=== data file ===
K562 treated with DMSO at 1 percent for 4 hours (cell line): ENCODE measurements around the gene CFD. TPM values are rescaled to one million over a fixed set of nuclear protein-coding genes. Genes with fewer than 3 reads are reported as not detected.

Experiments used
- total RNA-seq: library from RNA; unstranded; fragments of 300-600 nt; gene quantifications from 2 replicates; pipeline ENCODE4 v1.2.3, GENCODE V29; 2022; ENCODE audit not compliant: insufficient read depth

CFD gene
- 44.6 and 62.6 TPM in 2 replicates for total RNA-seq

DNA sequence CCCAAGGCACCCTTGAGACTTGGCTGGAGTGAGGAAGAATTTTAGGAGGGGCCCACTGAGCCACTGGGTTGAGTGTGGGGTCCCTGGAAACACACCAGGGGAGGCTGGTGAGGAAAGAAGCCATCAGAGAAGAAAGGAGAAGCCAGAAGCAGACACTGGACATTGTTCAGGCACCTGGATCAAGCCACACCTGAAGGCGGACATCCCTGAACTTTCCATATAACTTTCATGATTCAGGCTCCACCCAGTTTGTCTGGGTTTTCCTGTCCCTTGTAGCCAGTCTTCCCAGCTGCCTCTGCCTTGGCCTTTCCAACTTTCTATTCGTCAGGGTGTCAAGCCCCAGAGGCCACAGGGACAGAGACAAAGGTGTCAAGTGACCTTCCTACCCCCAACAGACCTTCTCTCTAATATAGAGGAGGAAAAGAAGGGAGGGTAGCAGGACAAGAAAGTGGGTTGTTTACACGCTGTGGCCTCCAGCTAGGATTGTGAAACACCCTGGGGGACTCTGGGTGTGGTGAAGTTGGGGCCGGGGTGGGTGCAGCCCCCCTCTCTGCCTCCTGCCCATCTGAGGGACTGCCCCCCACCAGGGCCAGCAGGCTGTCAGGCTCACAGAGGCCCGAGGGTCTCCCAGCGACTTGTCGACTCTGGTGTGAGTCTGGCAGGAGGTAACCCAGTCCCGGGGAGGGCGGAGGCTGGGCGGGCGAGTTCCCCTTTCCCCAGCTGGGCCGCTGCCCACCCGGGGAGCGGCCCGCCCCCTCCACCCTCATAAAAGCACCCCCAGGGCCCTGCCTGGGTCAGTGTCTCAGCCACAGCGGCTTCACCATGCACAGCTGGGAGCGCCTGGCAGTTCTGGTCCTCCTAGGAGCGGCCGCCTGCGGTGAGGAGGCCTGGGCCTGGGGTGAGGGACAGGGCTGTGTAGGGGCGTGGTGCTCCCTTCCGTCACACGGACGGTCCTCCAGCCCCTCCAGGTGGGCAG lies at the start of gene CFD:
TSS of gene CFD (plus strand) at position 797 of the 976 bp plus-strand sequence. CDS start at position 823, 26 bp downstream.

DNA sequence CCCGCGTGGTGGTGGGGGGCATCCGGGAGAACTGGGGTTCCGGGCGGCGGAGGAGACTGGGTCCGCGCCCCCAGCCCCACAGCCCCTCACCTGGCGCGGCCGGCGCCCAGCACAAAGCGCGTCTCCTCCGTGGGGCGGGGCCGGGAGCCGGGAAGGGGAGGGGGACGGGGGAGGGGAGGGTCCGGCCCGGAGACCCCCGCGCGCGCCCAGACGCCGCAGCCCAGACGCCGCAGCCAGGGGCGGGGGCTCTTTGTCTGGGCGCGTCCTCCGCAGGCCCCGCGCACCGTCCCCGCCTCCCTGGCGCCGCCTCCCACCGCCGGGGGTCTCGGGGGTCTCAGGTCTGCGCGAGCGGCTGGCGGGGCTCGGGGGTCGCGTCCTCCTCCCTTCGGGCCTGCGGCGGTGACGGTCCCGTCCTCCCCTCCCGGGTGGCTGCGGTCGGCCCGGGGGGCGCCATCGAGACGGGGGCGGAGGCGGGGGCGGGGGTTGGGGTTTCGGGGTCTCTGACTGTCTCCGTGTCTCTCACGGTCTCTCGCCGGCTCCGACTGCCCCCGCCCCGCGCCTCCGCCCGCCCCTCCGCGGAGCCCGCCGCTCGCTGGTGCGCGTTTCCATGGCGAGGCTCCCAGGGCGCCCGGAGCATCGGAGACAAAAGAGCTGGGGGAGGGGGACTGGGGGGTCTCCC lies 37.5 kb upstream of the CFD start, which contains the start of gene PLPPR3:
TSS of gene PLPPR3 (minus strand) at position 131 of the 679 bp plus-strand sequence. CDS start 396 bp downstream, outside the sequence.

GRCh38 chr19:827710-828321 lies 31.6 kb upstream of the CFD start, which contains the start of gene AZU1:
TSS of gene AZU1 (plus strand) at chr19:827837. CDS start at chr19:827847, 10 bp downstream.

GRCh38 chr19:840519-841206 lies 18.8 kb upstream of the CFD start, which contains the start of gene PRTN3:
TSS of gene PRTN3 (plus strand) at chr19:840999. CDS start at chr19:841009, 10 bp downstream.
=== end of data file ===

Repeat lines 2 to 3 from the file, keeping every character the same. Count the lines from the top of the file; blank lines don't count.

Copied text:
Experiments used
- total RNA-seq: library from RNA; unstranded; fragments of 300-600 nt; gene quantifications from 2 replicates; pipeline ENCODE4 v1.2.3, GENCODE V29; 2022; ENCODE audit not compliant: insufficient read depth